Undocumented luxury goods confiscated in Vietnam capital

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Despite being genuine, undocumented luxury goods confiscated from Gucci and Milano shops in Hanoi late last year will be sold with the proceeds going to the state budget, VnExpress reported March 14.

In the meantime, the two luxury shops will continue being investigated on suspicion of various violations, including tax evasion, said Vuong Tri Dung, deputy chief of Hanoi Market Management Agency.

On December 7, related agencies raided the shops after two Gucci and Milano shops in Ho Chi Minh City were closed for allegedly importing Italian luxury goods as cheap Chinese imitations to avoid paying taxes.

They then confiscated items that the shops' representatives failed to present documents for and forced the shops to shut down the next day.

On January 11, the Hanoi shops reopened without approval from related agencies, VnExpress reported, adding that that day they also sold off their goods with some customers reportedly buying items worth over VND100 million (US$4,700).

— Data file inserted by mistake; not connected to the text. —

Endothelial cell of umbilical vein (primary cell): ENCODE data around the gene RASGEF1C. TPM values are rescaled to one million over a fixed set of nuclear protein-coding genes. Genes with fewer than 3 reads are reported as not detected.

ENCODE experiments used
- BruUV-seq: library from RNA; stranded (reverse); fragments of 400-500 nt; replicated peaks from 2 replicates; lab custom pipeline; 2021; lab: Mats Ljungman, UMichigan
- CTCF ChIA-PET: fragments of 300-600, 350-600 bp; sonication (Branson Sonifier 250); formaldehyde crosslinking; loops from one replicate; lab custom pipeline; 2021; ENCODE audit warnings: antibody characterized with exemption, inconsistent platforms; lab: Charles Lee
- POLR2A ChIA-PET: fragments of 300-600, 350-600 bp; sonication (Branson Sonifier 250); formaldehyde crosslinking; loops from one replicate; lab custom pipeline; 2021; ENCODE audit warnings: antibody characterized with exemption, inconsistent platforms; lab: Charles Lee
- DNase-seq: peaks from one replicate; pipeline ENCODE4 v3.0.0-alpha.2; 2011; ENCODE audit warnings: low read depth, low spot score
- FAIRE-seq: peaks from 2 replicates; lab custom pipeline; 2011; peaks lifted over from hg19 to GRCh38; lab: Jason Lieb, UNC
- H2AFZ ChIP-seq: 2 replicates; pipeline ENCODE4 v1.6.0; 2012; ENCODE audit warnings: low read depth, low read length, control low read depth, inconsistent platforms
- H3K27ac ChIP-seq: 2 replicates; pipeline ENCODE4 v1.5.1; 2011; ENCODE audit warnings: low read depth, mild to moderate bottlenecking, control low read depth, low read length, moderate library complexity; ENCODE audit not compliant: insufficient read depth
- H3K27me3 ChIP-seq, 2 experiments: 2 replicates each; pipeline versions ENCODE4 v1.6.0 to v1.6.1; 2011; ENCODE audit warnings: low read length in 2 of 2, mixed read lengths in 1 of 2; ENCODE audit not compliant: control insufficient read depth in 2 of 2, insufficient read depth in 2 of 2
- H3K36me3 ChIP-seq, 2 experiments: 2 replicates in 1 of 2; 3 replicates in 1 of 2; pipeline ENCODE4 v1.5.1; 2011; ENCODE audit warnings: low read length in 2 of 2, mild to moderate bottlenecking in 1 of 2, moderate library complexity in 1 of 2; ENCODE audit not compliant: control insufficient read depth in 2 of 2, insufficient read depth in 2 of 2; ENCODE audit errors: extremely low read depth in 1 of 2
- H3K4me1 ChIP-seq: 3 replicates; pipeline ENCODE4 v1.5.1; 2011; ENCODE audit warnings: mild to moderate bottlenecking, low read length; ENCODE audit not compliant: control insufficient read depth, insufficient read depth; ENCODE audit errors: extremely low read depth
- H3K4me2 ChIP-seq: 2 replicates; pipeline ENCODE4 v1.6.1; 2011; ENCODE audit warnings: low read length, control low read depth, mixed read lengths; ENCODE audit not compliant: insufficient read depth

Earlier, on November 27 HCMC police caught four trucks transporting cartons containing clothes, handbags, and footwear made by Gucci and other luxury brands to a Gucci and Milano warehouse, which supplies retail outlets in District 1.

They had been imported by the Nam De Company of Hong Kong, and declared to be of Chinese origin and worth only $1.8-7 each. But later a group of experts from Gucci came to inspect the items and concluded that they were genuine and had been made in Italy.

Following the raid, police closed down the two stores, but they were allowed to reopen about two weeks later.

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Nam De was also shut down. Its director Nguyen Thanh Binh, together with employees Pham Van Hoan and Le Hong Duc, who were in charge of importing the consignment in question, were questioned by the police.

Meanwhile, three customs officers were suspended for allegedly colluding with the importer to pass the genuine consignment off as counterfeit.  

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